After this sequence of attempts to cure Robbie, doctors still do not admit their mistakes, which is why the mother of the boy decides to take him to a doctor that uses a completely different approach towards treating epilepsy. Robbie is greeted by a doctor who seems to treat him in a much more personal way. He does not treat him as a victim, but rather as a healthy boy. The doctor also underlines the necessity to do this to Robbie’s mother. It is astonishing to see that he is recovering much faster in the conditions where everything he has to do is simply following a specially prescribed diet for two or three years.
Children having this disability can quite often become socially excluded and emotionally vulnerable. They also can experience difficulties studying and focusing because their mental abilities are impaired with various deviational syndromes. The study conducted at Ann & Robert H. Lurie Children’s Hospital of Chicago (2016) shows that regardless of seizures’ intensity of epilepsy, aftermath of their academic performance and social life could be equally suboptimal. This means that people with epilepsy should be monitored and assisted throughout their life in order to ensure their mental and physical well-being. Groups of people who participated in an experiment included not only those who had seizures resistant to the medication, but also those people who had not experienced them for five years since the diagnosis took place. This means that children with epilepsy should be monitored equally carefully regardless of the disease’s severity.
Finally, certain moments of this film are especially touching. It can really be appreciated for the struggle of all the family members, but especially the mother of the sick boy who fights fiercely for the well-being of her son. This manifestation of love of a mother is an incredible motif of the story. It is proven by medical studies conducted at the University of Murcia that it is important that parents integrate into processes of home teaching and exercising of their children when prescribed by a physician (2015). When Robbie’s mom invests hours in maintaining his intellectual capabilities, she is showing her strive to make her son equal to other children.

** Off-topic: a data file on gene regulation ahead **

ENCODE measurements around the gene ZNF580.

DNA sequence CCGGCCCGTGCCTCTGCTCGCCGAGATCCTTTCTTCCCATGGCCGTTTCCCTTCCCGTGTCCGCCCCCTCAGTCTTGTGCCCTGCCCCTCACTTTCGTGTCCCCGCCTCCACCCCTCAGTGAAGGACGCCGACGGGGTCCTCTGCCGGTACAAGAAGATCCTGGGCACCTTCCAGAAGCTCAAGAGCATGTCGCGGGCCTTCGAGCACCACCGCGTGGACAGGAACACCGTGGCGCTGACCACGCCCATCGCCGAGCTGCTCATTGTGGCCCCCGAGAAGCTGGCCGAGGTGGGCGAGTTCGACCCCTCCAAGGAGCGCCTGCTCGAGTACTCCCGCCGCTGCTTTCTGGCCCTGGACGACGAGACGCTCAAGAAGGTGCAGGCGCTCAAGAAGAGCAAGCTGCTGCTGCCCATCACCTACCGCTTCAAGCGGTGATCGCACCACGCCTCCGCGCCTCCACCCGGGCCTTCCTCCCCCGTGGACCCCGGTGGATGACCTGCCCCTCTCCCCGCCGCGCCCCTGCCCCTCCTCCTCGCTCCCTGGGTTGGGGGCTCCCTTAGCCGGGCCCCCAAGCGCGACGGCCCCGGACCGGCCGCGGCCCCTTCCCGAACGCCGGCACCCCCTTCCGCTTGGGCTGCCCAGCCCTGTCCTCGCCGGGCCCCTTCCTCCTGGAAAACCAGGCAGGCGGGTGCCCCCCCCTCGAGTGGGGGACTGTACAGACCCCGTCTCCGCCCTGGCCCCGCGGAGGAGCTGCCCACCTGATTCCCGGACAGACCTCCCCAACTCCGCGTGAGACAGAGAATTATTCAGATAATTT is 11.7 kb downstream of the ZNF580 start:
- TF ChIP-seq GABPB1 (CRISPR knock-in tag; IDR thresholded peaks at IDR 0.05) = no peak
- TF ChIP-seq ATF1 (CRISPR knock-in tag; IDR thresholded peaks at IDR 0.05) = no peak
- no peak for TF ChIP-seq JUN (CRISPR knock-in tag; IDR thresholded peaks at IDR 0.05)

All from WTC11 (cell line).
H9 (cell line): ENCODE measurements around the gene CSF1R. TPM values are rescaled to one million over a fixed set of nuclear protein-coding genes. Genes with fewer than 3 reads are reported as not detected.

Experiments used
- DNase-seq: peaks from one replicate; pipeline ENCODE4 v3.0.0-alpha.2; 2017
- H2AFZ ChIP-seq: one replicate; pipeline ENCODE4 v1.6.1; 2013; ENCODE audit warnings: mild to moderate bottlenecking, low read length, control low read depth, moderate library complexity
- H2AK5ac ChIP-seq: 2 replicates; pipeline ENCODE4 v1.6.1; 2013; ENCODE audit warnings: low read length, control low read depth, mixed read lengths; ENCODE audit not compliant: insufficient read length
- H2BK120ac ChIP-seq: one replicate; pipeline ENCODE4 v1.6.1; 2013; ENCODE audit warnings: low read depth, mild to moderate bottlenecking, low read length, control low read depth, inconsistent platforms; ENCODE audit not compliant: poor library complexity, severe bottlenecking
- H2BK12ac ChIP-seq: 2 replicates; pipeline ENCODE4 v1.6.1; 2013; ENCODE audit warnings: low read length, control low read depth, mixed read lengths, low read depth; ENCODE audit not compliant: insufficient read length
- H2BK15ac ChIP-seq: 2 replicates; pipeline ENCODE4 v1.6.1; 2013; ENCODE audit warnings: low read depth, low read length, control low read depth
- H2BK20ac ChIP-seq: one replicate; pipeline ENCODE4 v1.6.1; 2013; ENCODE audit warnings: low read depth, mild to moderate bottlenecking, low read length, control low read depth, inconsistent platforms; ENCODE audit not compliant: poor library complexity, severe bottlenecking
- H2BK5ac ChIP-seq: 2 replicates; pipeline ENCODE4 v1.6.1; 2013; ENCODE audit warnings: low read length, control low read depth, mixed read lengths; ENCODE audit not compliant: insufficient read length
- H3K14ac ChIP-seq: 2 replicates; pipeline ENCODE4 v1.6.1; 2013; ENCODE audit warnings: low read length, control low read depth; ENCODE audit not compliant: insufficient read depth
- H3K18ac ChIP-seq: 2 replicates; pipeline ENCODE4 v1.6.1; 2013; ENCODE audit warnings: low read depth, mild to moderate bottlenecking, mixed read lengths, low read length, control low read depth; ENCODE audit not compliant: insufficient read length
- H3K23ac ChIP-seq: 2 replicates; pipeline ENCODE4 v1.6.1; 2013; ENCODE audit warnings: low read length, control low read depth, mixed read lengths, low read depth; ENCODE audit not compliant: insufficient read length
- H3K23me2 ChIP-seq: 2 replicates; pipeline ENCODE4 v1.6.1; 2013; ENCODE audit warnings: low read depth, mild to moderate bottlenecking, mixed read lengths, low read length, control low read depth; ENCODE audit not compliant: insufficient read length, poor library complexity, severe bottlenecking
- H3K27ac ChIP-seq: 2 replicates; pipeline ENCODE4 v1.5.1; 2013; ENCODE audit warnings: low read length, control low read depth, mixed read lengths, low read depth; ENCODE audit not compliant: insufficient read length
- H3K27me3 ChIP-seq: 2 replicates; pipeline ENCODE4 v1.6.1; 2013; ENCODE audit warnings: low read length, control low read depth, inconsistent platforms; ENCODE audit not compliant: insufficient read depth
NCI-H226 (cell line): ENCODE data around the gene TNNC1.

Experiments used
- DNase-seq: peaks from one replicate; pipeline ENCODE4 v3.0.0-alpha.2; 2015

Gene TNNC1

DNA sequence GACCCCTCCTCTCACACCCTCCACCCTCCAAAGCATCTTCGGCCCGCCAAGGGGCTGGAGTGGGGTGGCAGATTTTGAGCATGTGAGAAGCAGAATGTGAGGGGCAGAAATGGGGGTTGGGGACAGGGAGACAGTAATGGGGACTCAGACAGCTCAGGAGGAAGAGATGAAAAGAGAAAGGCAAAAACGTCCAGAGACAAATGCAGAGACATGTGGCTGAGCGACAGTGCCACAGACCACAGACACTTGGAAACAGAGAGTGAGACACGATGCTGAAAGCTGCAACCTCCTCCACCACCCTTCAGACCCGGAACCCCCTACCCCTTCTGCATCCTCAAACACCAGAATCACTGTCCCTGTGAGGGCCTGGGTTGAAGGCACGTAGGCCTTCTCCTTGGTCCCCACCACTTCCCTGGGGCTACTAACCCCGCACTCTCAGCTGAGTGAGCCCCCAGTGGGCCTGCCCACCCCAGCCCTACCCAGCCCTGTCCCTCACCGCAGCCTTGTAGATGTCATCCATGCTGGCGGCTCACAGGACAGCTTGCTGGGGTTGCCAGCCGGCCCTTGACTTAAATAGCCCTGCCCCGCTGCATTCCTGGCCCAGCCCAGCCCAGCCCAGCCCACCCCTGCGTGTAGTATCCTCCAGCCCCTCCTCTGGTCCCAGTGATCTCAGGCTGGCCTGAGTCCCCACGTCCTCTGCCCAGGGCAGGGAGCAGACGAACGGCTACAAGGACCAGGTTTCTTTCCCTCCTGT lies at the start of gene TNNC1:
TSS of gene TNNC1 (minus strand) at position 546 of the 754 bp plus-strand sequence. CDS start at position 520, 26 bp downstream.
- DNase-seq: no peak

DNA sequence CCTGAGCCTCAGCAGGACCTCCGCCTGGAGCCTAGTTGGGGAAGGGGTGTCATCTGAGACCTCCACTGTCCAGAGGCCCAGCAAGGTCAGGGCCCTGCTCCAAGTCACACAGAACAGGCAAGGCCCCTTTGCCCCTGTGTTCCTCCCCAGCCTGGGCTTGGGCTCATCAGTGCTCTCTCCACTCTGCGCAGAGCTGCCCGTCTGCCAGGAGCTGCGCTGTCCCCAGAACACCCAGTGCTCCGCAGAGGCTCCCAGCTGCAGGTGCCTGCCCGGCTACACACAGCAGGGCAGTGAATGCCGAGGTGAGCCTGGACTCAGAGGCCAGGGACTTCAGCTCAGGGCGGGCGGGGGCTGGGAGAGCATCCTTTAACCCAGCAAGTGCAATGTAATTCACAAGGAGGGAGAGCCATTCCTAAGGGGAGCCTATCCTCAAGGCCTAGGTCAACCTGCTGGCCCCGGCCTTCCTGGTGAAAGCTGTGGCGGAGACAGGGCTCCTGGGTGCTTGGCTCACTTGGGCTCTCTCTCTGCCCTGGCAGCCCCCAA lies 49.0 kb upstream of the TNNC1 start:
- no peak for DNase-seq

However there are ugly and sad moments, too. When Robbie is wearing a protective helmet while playing with a healthy boy, Robbie’s mom has to tell the mom of the other boy the reason behind using such a garment. Upon learning about Robbie’s disease, the woman runs away with her son. Perhaps, she thought that epilepsy was contagious. Such ignorance is frustrating for those who are battling this terrible disease. Therefore, it could be possible that children with this physical disability feel undermined and find it difficult to integrate not only because of some intrinsic factors, such as depression, but also because the society does not accept them.
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All in all, First Do No Harm appears to be a real masterpiece that portrays all difficulties of people struggling with epilepsy, especially of the young ones. However, the film ends on a positive note and shows examples of human ability to fight, love, and find ways of understanding each other. This is also a very good example of how traditional medicine sometimes can do harm and that some doctors are willing to go very far when simply pursuing their point of view. This is alarming for viewers: anybody can become such a victim of inappropriate treatment, and perhaps people should unite in their efforts to improve healthcare in general in order to avoid such saddening accidents.